WO 2005/016208 PCT/US2004/025279 For unitary absorbent articles, the chassis 22 comprises the main structure of the diaper with other features added to form the composite diaper structure. While the topsheet 24, the backsheet 26, and the absorbent core 28 may be assembled in a variety of well known configurations, preferred diaper configurations are described generally in U.S. Pat. No. 5,569,234 entitled "Disposable Pull-On Pant" issued to Buell et al. on October 29, 1996; and U.S. Patent No. 6,004,306 entitled "Absorbent Article With Multi Directional Extensible Side Panels" issued to Robles et al. on December 21, 1999. The topsheet 24 in Figure 1 may be fully or partially elasticized or may be foreshortened to provide a void space between the topsheet 24 and the absorbent core 28. Exemplary structures including elasticized or foreshortened topsheets are described in more detail in U.S. Pat. No. 5,037,416 entitled "Disposable Absorbent Article Having Elastically Ex tensible Topsheet" issued to Allen et al. on August 6, 1991; and U.S. Pat. No. 5,269,775 entitled "Trisection Topsheets for Disposable Absorbent Articles and Disposable Absor bent Articles Having Such Trisection Topsheets" issued to Freeland et al. on December 14,1993. The backsheet 26 in Figure 1 is generally the portion of the diaper 20 positioned with the absorbent core 28 between the backsheet 26 and the topsheet 24. The backsheet 26 may be joined with the topsheet 24. The backsheet 26 prevents the exudates absorbed by the absorbent core 28 and contained within the article 20 from soiling other external articles that may contact the diaper 20, such as bed sheets and undergarments. In pre ferred embodiments, the backsheet 26 is substantially impervious to liquids (e.g., urine) and comprises a laminate of a nonwoven and a thin plastic film such as a thermoplastic film having a thickness of about 0.012 mm (0.5 mil) to about 0.051 mm (2.0 mils). Suit able backsheet films include those manufactured by Tredegar Industries Inc. of Terre Haute, IN and sold under the trade names X15306, X10962, and X10964. Other suitable backsheet materials may include breathable materials that permit vapors to escape from the diaper 20 while still preventing exudates from passing through the backsheet 26. Ex emplary breathable materials may include materials such as woven webs, nonwoven webs, composite materials such as film-coated nonwoven webs, and microporous films such as manufactured by Mitsui Toatsu Co., of Japan under the designation ESPOIR NO and by EXXON Chemical Co., of Bay City, TX, under the designation EXXAIRE. Suitable breathable composite materials comprising polymer blends are available from Clopay Corporation, Cincinnati, OH under the name HYTREL blend P18-3097.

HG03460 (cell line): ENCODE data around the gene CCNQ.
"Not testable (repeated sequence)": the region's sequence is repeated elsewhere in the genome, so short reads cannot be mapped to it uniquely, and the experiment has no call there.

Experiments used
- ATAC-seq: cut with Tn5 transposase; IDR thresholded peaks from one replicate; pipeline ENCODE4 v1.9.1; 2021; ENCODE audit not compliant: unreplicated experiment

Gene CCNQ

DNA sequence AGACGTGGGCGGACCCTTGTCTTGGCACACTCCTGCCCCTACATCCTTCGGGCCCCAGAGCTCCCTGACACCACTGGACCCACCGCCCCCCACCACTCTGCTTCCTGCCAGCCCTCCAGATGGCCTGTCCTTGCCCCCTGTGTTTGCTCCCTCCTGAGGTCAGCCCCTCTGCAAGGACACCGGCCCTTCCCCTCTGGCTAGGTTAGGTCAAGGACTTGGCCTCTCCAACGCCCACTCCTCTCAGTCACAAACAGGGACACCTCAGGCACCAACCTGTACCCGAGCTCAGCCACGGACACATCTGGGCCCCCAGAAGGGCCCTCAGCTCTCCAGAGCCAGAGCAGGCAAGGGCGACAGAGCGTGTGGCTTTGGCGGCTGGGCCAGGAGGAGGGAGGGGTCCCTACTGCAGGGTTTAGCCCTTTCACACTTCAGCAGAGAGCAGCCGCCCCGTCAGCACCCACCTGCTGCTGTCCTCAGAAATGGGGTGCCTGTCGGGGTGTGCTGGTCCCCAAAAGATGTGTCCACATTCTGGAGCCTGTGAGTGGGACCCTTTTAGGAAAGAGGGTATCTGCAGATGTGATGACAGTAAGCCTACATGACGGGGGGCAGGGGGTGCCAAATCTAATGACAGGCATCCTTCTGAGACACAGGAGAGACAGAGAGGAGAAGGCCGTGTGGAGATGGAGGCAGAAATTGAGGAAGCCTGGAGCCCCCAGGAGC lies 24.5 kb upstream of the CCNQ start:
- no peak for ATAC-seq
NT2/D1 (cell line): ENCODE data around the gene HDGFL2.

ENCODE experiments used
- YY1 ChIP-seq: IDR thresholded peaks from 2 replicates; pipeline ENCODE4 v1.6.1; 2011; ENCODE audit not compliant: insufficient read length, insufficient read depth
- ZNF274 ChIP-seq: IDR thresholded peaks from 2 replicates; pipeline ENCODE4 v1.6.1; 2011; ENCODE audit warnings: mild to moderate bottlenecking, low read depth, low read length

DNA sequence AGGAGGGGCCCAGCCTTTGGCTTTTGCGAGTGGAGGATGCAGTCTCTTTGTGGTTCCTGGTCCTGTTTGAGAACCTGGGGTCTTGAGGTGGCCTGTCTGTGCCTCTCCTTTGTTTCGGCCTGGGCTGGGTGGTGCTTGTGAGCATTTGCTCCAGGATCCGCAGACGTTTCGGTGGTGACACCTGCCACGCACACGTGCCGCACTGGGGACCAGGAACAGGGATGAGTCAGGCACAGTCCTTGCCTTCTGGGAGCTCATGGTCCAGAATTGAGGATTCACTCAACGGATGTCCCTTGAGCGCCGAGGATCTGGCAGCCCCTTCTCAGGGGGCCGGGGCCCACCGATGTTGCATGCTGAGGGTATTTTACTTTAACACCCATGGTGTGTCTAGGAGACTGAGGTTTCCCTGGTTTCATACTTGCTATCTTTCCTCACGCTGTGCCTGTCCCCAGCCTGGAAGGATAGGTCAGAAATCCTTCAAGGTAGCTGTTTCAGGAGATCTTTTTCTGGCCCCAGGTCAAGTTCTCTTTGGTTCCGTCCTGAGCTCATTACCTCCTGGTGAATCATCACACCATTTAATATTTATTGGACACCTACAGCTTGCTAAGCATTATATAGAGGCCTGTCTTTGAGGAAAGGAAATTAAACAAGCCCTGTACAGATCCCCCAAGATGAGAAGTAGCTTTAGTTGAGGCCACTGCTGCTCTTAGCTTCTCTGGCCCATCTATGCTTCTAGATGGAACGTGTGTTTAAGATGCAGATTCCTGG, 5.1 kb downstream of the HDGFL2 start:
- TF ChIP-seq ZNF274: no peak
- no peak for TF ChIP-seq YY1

WO 2005/016208 8 PCT/US2004/025279 The absorbent core 28 in Figure 1 generally is disposed between the topsheet 24 and the backsheet 26. The absorbent core 28 may comprise any absorbent material that is generally compressible, conformable, non-irritating to the wearer's skin, and capable of absorbing and retaining liquids such as urine and other certain body exudates. The ab sorbent core 28 may comprise a wide variety of liquid-absorbent materials commonly used in disposable diapers and other absorbent articles such as comminuted wood pulp, which is generally referred to as air felt. Examples of other suitable absorbent materials include creped cellulose wadding; melt blown polymers, including co-form; chemically stiffened, modified or cross-linked cellulosic fibers; tissue, including tissue wraps and tis sue laminates, absorbent foams, absorbent sponges, superabsorbent polymers, absor bent gelling materials, or any other known absorbent material or combinations of materi als. The absorbent core may further comprise minor amounts (typically less than 10%) of non-liquid absorbent materials, such as adhesives, waxes, oils and the like. Exemplary absorbent structures for use as the absorbent assemblies are described in U.S. Patent 4,834,735, entitled "High Density Absorbent Members Having Lower Density and Lower Basis Weight Acquisition Zones", issued to Alemany et al. on May 30, 1989; and U.S. Patent No. 5,625,222 entitled "Absorbent Foam Materials For Aqueous Fluids Made From high Internal Phase Emulsions Having Very High Water-To-Oil Ratios" is sued to DesMarais et al. on July 22, 1997. The diaper 20 may also include such other features as are known in the art including front and rear ear panels, waist cap features, elastics and the like to provide better fit, containment and aesthetic characteristics. Such additional features are well known in the art and are described in U.S. Pat. No. 3,860,003 entitled "Contractable side portions for disposable diaper" issued to Buell et al. on January 14, 1975 and U.S. Patent No. 5,151,092 entitled "Absorbent article with dynamic elastic waist feature having a predis posed resilient flexural hinge" issued to Buell et al. on September 29, 1992. In order to keep the diaper 20 in place about the wearer, the waist regions 36 and 38 may include a fastening system comprising fastening members 40 preferably attached to the rear waist region 38. In a preferred embodiment the fastening system further com prises a landing zone 42 attached to the front waist region 36. The fastening member is attached to the front waist region 36, preferably to the landing zone 42 to form leg open ings and an article waist.